I have been trying to write about this for a while now. There are a lot of emotions attached to this experience, there’s a lot of pain and hurt and guilt and all the things I’ve written about thus far. They are the things that take time to work through, the things you have to process, and work at and knead out of your life.
There are other things attached to this too. There is beauty and joy and there is thankfulness and there are miracles. Today I write this on a brand new MacBook Pro that we purchased at a deep discount thanks to a good friend, my lap is covered with a quilt that was given to us, I’m sitting on an exact replica of our brand new couch that we lost in the fire that was given to us for free by the company who made it, no questions asked. I’m wearing clothes I truly love, that were donated to us. The totally-my-style rug beneath my feet, given to me. The puppy who has brought us so much joy, given to us.
The few items that were recovered from our home that currently surround me; the casting of my mother’s hand holding my daughters, the original star wars promotional posters we got at an estate sale for $4 years and years ago, a portrait from our wedding, a tiny framed drawing that was my grandfather’s, my daughter’s two favorite stuffed animals, the quilt my mom sewed from my late grandmother’s clothes…these are the items I would have tried to save if I’d had the chance. These items somehow survived a fire that left most of our house in a state of ash, rubble and smoke stained mess.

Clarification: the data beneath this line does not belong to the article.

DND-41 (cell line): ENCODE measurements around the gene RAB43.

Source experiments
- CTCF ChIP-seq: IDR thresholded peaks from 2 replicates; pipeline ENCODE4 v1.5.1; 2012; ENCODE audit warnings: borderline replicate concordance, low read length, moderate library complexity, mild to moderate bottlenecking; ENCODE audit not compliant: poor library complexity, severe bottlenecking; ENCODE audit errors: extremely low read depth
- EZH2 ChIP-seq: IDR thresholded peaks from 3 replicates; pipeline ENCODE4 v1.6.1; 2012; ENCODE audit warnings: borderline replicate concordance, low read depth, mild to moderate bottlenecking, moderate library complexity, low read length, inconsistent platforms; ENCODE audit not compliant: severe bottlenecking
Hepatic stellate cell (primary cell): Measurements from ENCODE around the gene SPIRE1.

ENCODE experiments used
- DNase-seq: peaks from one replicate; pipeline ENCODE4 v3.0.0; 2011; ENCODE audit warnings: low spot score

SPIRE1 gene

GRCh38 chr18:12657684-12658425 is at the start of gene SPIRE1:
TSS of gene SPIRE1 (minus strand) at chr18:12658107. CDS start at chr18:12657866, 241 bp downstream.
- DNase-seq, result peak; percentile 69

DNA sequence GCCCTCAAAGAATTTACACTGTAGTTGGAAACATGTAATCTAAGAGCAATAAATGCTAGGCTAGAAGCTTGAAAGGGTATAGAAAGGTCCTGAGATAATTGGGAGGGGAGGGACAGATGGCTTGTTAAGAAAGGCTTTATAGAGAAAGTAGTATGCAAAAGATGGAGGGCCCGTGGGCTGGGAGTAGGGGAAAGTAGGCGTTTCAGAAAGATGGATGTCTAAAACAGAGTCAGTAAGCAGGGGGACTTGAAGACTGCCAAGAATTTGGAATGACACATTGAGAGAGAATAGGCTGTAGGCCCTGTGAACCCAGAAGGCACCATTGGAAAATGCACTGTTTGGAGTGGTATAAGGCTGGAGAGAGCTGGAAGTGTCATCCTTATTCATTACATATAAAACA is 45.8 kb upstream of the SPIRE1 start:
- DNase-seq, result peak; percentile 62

When your house burns down, you lose a lot of things. People will look at you and say, “they are only things, at least you still have each other”. And while, yes this is true, each thing holds in itself a part of who you are. They hold memory and love and emotion. You mourn the loss of things, and celebrate the recovery of things that by all intents and purposes SHOULD be lost.
Then there are things that are still just things, but they are things you NEED, like a driver’s license, or your birth certificates or your passport. Like the adult, functioning member of society things and these things are really a pain in the butt to replace. For example we’ll be making a trip to Maryland because as far as I can tell you have to be physically present to get a copy of your birth certificate, way to be born in Maryland Bill.
The day after the fire we went in the house. It was a Saturday and we had a lot of friends and family there to help. My and I dad, donned with boots, rubber gloves, a respirator and a shovel entered what was left of my office. “Where were things in here?” he asked me. I walked him through the room.